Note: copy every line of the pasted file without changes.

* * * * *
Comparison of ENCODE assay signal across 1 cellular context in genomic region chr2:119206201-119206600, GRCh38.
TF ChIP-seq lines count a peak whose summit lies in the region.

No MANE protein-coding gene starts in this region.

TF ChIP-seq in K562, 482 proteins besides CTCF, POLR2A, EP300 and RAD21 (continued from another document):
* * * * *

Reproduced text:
Comparison of ENCODE assay signal across 1 cellular context in genomic region chr2:119206201-119206600, GRCh38.
TF ChIP-seq lines count a peak whose summit lies in the region.

No MANE protein-coding gene starts in this region.

TF ChIP-seq in K562, 482 proteins besides CTCF, POLR2A, EP300 and RAD21 (continued from another document):